- The White British Shorthair: The white gene is an additional gene that lays on top of the other genes, and has the effect of masking the colour of the cat, making it appear white. All white cats are, in fact, coloured cats but with the White gene.
British Shorthair Patterns
- Selfs: the term 'selfs' is used to describe any British Shorthair that is one solid colour, like the images above.
- Torties: Only female British Shorthairs can be torties, because the tortie gene is sex-linked. A tortie cat has one gene for black and another gene for red and both of them are visible in the coat. Black torties are black and red, blue torties blue and cream, chocolate torties are chocolate and red, lilac torties are lilac and cream, cinnamon torties are cinnamon and red, fawn torties are fawn and cream. The ideal tortie should have a fine intermingling of the two different colours throughout their coat, creating a finely dappled effect.
- Bicolours: Bicolour British Shorthairs are striking cats. They can come in any of the colour varieties, and have the addition of white markings, which are usually on their face, tummies and feet, but can appear anywhere on their bodies. They can be less than 50% white, or more than 50% white, depending on their genetic make up. The white spotting gene is different from the White gene. The white spotting gene prevents the pigment from descending over the entire body when the kitten is still in the womb. Read more about the bicolour British Shorthair cat.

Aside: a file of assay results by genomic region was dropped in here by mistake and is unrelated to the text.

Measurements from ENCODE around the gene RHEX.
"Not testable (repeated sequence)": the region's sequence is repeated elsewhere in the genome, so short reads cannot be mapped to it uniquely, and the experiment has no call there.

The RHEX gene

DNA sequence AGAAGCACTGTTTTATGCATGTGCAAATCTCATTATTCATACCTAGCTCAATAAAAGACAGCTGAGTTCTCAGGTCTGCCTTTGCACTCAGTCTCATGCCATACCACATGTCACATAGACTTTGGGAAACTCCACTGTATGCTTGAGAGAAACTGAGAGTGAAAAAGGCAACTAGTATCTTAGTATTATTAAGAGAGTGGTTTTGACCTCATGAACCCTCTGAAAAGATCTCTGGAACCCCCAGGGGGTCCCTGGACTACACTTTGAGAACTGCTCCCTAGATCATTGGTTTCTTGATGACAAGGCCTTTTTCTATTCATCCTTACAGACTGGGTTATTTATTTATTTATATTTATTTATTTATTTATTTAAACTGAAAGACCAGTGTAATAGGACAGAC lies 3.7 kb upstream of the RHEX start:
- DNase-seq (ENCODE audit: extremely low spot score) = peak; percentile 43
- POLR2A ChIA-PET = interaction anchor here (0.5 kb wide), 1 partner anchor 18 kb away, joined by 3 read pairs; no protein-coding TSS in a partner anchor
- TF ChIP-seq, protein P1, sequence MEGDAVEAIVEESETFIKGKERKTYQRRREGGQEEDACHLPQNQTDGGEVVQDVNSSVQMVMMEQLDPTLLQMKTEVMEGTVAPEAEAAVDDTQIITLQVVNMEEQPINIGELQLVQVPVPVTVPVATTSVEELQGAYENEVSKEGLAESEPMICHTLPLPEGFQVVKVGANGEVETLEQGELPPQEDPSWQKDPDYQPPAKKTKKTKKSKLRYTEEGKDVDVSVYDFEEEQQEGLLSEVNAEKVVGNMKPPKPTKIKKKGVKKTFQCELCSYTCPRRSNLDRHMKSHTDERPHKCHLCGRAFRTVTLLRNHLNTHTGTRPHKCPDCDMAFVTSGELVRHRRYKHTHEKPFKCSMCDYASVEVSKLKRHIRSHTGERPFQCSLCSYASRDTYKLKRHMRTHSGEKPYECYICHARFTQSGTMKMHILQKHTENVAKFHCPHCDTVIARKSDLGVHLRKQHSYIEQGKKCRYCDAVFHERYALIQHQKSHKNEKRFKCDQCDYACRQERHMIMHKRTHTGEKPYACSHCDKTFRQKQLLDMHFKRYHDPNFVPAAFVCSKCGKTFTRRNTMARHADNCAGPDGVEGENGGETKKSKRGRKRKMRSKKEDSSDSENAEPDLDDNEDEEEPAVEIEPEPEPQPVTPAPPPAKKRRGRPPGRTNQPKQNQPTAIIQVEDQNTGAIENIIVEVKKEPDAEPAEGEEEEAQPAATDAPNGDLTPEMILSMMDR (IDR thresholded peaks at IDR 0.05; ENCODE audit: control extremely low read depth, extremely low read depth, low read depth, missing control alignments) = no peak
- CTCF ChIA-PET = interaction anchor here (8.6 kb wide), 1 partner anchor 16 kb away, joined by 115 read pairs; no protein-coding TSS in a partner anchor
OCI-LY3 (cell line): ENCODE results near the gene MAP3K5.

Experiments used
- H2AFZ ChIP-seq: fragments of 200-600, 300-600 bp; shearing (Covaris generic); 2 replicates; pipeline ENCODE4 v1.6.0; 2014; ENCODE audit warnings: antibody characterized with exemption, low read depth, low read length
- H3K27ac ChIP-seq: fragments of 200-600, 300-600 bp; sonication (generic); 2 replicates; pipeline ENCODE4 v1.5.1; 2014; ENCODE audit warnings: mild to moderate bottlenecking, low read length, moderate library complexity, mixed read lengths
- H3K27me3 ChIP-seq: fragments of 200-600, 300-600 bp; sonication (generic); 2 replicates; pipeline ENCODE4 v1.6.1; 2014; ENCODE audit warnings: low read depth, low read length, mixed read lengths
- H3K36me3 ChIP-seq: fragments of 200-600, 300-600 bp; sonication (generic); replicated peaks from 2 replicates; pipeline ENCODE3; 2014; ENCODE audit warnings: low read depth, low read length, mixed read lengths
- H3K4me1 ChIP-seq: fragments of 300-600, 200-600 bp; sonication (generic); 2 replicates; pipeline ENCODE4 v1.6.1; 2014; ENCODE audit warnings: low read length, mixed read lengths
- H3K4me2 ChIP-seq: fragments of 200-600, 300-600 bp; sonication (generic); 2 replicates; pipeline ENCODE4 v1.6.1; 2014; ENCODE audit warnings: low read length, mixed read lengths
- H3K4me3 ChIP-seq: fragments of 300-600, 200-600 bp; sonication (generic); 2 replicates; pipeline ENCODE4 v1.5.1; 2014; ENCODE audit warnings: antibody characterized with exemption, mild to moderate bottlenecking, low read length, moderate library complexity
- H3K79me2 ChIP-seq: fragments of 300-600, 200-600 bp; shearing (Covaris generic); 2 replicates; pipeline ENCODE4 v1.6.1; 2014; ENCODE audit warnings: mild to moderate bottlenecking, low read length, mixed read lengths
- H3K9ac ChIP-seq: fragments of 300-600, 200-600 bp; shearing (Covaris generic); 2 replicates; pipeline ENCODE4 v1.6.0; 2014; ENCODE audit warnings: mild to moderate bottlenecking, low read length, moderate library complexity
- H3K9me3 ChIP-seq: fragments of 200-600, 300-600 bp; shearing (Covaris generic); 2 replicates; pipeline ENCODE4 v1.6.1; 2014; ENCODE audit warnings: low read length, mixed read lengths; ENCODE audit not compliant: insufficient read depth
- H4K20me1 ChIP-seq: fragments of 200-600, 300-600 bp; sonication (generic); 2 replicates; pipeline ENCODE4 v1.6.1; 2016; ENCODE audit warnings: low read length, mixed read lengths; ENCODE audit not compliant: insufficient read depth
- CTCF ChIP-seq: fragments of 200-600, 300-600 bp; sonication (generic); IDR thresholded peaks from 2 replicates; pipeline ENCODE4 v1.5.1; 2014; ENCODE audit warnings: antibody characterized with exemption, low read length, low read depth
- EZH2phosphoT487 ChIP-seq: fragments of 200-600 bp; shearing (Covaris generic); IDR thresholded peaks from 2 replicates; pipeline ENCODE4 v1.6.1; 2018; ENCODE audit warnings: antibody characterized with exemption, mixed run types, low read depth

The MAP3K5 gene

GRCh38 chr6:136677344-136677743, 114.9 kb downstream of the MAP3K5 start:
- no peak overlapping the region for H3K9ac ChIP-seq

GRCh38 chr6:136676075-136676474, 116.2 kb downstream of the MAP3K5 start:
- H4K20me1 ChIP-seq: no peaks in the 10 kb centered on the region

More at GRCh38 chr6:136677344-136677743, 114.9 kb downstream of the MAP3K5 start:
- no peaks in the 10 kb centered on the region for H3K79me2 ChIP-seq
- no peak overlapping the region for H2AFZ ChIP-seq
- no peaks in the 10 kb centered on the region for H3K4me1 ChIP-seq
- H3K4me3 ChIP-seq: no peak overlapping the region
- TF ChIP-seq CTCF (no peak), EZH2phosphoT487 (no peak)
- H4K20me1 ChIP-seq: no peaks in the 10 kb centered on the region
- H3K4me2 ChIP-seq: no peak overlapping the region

- Calicos/tri-colours: These cats are basically tortie bicolours. The white spotting gene has an effect on the tortie pattern, making it appear in patches of colour rather than fine brindling throughout the coat.
- Colourpoints: Colourpoints can come in every possible British Shorthair colour variety. The colourpoint gene prevents the development of colour on the warmer parts of the cat, and the effect of this is that the extremities of the cat are darker in colour than the body. Below is a blue bicolour colourpoint:
- Tabbies: All cats are in fact tabbies, but there is a gene that hides the tabby patterns. Tabby cats do not have this additional gene. British Shorhair Tabbies come in wide array of colours including Silver Tabbies, Golden Tabbies, Blue Tabbies, Lilac Tabbies, Cinnamon Tabbies and Fawn Tabbies. Tabby cats can also be colourpoints and bicolours as well.
- The Silver Tabby is a very popular British Shorthair cat. They are black tabby cats that have the silver gene, which makes the background colour silver instead of a warmer tone. Their markings are striking, in any tabby variety.
- There are three main tabby varieties: mackerel, classic and spotted. Mackerel is stripey like a tiger, classic is marbled and spotted is obviously spotty!
British Shorthair colours: a classic Silver Tabby British Shorthair
A silver mackerel tabby British Shorthair kitten, at just 16 days old (he is the kitten of the cat in the photo above)
A bicolour silver tabby: